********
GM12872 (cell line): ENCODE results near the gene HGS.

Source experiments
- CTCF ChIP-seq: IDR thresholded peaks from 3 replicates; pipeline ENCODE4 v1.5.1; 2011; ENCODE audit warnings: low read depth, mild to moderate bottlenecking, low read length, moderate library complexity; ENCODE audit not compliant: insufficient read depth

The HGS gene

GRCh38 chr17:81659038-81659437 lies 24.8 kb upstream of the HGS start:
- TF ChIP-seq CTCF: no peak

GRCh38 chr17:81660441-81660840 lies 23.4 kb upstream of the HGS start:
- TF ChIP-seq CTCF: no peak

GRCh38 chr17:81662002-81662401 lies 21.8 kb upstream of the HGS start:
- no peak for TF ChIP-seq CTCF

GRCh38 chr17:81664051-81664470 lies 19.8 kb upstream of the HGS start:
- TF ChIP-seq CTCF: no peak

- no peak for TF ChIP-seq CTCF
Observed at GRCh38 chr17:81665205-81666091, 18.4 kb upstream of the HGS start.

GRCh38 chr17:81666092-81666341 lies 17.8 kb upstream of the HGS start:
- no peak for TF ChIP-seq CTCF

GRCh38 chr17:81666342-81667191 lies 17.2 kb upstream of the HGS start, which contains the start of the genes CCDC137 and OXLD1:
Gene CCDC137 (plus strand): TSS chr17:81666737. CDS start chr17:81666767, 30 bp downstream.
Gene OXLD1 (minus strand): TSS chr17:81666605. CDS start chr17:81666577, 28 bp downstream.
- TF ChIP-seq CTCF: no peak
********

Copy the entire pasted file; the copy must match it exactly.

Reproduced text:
GM12872 (cell line): ENCODE results near the gene HGS.

Source experiments
- CTCF ChIP-seq: IDR thresholded peaks from 3 replicates; pipeline ENCODE4 v1.5.1; 2011; ENCODE audit warnings: low read depth, mild to moderate bottlenecking, low read length, moderate library complexity; ENCODE audit not compliant: insufficient read depth

The HGS gene

GRCh38 chr17:81659038-81659437 lies 24.8 kb upstream of the HGS start:
- TF ChIP-seq CTCF: no peak

GRCh38 chr17:81660441-81660840 lies 23.4 kb upstream of the HGS start:
- TF ChIP-seq CTCF: no peak

GRCh38 chr17:81662002-81662401 lies 21.8 kb upstream of the HGS start:
- no peak for TF ChIP-seq CTCF

GRCh38 chr17:81664051-81664470 lies 19.8 kb upstream of the HGS start:
- TF ChIP-seq CTCF: no peak

- no peak for TF ChIP-seq CTCF
Observed at GRCh38 chr17:81665205-81666091, 18.4 kb upstream of the HGS start.

GRCh38 chr17:81666092-81666341 lies 17.8 kb upstream of the HGS start:
- no peak for TF ChIP-seq CTCF

GRCh38 chr17:81666342-81667191 lies 17.2 kb upstream of the HGS start, which contains the start of the genes CCDC137 and OXLD1:
Gene CCDC137 (plus strand): TSS chr17:81666737. CDS start chr17:81666767, 30 bp downstream.
Gene OXLD1 (minus strand): TSS chr17:81666605. CDS start chr17:81666577, 28 bp downstream.
- TF ChIP-seq CTCF: no peak